M.A. in Curriculum and Instruction, 2012
Director of Online Learning, UT San Antonio
San Antonio, Texas
Program Area: Learning Technologies
I had built online learning applications and designed courses, but after I enrolled in the Learning Technologies program, I quickly realized that I had no clue what I’d been doing. I’m not sure I know even now, but what the program offered was a rigor and a methodology with which to critically evaluate my own work and the work of others. Years later, I finally understand that the more I learn about learning, the more I need to learn. And yet, every day I am able to apply what I learned in the program to solve real problems. Being able to cite the empirical evidence that supports those solutions is persuasive to the faculty members I work with on a daily basis.
It sounds strange, but even after a day at work, I would rush to campus, not only to find a parking spot, but also to talk with my classmates and find out where I should have explored the week’s assignment more deeply, to learn from them and from our collaborative projects as much as I learned from our instructors. And how would I describe the faculty members in the Learning Technologies program? Demanding. Encouraging. Scary smart. I can’t list all their names and attributes because I’d no doubt skip an important trait, but if I had to choose one word to summarize my interactions it would be exhilarating. I’m not kidding. What could be more gratifying than helping build an immersive game and then watching students get excited about temperature conversion tables? What could be more motivating than learning to use Twitter for professional development and then attending a national conference where a leading scholar recommended…using Twitter for professional development.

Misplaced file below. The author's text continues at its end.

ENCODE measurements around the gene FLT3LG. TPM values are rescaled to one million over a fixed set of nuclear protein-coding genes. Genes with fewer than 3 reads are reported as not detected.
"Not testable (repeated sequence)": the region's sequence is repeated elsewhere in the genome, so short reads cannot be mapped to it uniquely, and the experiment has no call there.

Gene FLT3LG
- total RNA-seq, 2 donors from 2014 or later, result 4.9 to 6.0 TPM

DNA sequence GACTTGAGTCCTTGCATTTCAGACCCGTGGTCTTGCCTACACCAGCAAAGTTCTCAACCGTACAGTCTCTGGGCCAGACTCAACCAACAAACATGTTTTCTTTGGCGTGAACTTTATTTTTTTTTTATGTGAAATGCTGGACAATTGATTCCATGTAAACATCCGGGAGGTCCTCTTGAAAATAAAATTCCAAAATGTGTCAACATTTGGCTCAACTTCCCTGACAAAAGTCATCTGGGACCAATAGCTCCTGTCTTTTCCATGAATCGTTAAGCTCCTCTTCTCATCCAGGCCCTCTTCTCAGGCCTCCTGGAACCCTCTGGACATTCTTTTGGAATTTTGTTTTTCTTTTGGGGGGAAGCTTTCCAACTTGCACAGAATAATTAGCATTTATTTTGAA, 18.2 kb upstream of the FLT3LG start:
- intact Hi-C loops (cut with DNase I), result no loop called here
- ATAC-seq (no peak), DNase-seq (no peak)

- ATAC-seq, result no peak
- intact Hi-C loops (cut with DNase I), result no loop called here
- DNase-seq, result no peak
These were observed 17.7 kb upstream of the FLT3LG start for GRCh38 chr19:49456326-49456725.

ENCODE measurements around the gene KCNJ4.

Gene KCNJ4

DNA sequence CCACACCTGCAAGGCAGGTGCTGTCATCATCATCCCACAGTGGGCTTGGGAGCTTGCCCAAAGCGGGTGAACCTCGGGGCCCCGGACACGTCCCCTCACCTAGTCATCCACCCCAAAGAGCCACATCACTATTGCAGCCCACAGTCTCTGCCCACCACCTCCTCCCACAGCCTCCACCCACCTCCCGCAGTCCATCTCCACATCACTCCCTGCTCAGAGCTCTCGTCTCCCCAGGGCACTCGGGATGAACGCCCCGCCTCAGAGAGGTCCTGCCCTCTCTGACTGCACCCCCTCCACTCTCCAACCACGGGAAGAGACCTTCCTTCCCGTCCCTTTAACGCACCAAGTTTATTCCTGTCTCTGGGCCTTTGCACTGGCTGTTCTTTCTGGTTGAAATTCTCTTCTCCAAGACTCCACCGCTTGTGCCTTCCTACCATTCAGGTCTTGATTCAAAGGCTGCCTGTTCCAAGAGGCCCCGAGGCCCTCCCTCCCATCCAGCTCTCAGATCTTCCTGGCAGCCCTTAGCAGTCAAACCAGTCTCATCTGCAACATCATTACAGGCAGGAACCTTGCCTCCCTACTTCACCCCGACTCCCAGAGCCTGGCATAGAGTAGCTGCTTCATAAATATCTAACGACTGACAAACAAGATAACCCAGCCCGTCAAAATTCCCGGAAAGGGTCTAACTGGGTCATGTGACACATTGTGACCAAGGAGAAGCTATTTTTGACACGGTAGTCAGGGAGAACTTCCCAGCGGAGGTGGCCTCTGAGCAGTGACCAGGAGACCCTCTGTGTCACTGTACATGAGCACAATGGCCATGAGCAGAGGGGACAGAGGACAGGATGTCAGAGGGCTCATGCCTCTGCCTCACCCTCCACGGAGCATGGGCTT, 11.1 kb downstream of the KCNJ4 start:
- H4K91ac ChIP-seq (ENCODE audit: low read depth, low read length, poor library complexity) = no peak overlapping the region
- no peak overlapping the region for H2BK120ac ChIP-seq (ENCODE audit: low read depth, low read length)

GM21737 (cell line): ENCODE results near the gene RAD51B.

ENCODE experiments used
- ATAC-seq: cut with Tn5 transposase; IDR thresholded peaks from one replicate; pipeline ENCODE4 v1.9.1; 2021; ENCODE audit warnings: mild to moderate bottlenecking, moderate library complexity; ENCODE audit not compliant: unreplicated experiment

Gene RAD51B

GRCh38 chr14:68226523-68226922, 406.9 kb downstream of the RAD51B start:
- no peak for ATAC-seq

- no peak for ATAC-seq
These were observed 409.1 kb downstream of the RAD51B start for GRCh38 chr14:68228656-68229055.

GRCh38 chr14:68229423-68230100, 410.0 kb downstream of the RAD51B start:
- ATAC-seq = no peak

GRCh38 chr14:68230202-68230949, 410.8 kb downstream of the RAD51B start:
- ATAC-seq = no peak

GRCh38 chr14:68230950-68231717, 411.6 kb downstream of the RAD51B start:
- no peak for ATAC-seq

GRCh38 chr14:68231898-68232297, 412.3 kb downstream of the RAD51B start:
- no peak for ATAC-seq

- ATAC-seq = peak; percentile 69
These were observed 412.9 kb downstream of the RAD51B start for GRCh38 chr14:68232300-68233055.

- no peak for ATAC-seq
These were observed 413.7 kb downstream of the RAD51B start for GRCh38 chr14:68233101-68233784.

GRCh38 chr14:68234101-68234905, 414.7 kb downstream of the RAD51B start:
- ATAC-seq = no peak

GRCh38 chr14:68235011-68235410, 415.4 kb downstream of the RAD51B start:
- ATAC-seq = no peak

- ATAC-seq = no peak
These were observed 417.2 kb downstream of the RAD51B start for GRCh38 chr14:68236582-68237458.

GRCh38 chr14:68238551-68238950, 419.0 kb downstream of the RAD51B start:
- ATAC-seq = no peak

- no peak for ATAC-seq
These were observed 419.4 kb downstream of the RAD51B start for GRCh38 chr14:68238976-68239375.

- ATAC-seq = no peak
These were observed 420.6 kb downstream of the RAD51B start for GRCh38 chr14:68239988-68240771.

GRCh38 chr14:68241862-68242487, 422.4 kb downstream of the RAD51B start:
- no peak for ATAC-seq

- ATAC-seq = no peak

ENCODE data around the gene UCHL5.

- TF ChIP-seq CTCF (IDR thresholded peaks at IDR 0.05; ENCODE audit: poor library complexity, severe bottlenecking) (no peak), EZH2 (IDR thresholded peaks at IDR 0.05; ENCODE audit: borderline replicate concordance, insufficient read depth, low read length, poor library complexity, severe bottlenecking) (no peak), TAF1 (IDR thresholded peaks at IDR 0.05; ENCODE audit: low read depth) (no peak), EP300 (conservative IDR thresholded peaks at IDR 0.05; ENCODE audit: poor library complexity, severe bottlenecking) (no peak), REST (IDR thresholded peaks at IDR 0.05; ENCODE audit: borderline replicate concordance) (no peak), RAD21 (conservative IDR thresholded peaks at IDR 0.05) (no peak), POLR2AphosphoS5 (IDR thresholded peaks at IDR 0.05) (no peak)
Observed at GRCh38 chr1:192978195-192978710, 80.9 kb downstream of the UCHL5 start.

The program is not for the faint of heart. A dozen research articles to read and summarize each week? That was the norm. Building and testing designs? Real situations were integral to every course. And these weren’t artificial assignments: some became published articles, others won awards, and at least one project galvanized a local company to create an instructional design department.
Advice for Students
If you want to build authentic projects, informed by theory and tested by use, the Learning Technologies program might be right for you. If you want to learn to think about learning in new ways, from new perspectives, using new techniques and tools that aren’t (yet) mainstream, the Learning Technologies program might be your home. But make sure you’re prepared to live and breathe the excitement of learning about learning—and get ready to have a blast. I know I did.